A Resident’s Perspective – Leaving The Wild

Written by Panorama resident, Sandy Bush on February 26, 2014.

Swans & Kens Christmas 001We moved here in May, 2013, from a fairly remote area of N. California. The weather could be wild, and we were immersed in a wild meadow habitat that awarded us many delightful situations in terms of flora and fauna.

Our cats no longer lunge at the windows when a stray bobcat or raccoon meanders by. They do have issues with the three-legged raccoon that has looked in our Woodland Loop window. This brings to mind our vetting by our neighborhood group. The big question at that gathering, so delightful and thoughtful in getting us to meet close neighbors, was “do you feed wild animals?”  It seems that the previous occupant of our home fed everything that wandered by. This can become a nuisance to neighbors if/when the food source dries up or the occupant leaves for a bit. No one likes wild creatures that become aggressive.

In our prior life, we never fed wild animals, and we won’t be starting that here.  I volunteered with an organization that rescued and treated ill/wounded marine mammals for 30 years. We understand the impact of people on wild animals.

However, the wild is not far away from us here. We found a protected area here where Great Blue Herons nest, out by Woodard Inlet, as we explore on foot this wonderful Northwest. There is an “army” of Varied Thrushes that are delightful as they feed along with Juncos all over our yard. The squirrels that we didn’t see near the ocean where we lived are now great sport for the cats to follow, room to room viewed through the windows. The Nisqually Refuge, so close by, affords all manner of birds and wetland life to enjoy. The lecture series held each summer at the Refuge are learning experiences.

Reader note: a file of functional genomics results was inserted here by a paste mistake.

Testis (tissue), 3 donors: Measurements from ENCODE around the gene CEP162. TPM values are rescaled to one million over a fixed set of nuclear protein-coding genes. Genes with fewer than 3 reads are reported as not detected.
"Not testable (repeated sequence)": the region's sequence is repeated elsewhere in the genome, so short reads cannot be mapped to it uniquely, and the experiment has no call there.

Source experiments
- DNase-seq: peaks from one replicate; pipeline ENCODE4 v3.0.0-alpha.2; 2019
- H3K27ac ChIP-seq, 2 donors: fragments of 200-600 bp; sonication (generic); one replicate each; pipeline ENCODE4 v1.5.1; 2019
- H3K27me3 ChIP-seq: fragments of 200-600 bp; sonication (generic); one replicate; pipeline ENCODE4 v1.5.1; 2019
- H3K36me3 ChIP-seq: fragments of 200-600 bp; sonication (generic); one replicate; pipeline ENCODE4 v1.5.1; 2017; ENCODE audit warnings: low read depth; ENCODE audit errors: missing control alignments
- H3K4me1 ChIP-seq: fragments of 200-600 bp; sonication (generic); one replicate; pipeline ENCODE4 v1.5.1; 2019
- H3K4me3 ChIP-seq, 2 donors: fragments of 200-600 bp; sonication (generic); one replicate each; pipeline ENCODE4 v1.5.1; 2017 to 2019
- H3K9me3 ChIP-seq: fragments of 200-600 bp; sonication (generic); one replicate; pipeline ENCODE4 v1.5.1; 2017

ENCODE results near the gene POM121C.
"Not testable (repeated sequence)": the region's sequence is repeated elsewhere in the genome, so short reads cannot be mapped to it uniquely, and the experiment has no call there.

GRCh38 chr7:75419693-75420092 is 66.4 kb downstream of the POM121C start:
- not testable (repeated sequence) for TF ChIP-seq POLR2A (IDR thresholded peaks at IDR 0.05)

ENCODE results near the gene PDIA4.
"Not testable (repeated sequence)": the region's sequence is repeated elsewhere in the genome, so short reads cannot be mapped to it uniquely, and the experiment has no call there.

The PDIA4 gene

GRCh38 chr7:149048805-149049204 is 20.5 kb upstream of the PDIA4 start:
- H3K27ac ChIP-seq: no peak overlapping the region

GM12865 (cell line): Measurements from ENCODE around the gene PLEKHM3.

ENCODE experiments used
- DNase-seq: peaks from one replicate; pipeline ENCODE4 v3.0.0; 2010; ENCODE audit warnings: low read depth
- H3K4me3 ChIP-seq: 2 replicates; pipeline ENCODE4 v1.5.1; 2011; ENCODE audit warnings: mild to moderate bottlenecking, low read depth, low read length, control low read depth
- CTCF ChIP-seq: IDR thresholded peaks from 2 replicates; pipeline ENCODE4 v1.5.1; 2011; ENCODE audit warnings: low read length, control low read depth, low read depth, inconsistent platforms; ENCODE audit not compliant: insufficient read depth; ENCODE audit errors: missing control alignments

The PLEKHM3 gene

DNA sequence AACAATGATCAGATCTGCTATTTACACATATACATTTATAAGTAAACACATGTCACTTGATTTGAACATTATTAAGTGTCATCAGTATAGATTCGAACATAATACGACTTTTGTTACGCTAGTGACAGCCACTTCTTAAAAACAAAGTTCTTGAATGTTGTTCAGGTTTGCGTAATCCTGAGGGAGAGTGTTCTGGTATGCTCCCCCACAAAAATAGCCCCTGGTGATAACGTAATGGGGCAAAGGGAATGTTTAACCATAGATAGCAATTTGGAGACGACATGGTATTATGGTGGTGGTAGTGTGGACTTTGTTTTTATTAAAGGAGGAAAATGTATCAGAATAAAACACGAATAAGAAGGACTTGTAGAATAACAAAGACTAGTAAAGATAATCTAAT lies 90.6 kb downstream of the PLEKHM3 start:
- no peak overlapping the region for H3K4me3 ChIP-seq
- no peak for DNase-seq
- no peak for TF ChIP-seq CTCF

CompressedI am waiting for warmer weather to visit Wolf Haven. Hikes have produced owls to enjoy. I keep promising myself to go sit in McGandyPark in the dark of night to listen for owls closer to home; they must be around with these amazing trees we live amongst!!!

We now see less dead deer on highways, and aren’t looking over our shoulders for the odd mountain lion. But, we are living in this garden now and no longer need to put energy into “fighting the wild”.  Of course, we’ve not been through a nasty storm event, and we may change our minds, but I don’t think so.

Sandy Bio

One thought on “A Resident’s Perspective – Leaving The Wild

  1. Loved Sandy’s blog and agree with most of it, having lived in the same remote, wild area of No. CA. My only comment on that blog page is “Please, somebody provide an updated photo of McGandy Park!” The carved cedar statue marks the Y of the path there now and provides an interesting, historical focal point for the area. The photographer might even catch sight of Gulliver, our resident park gull.

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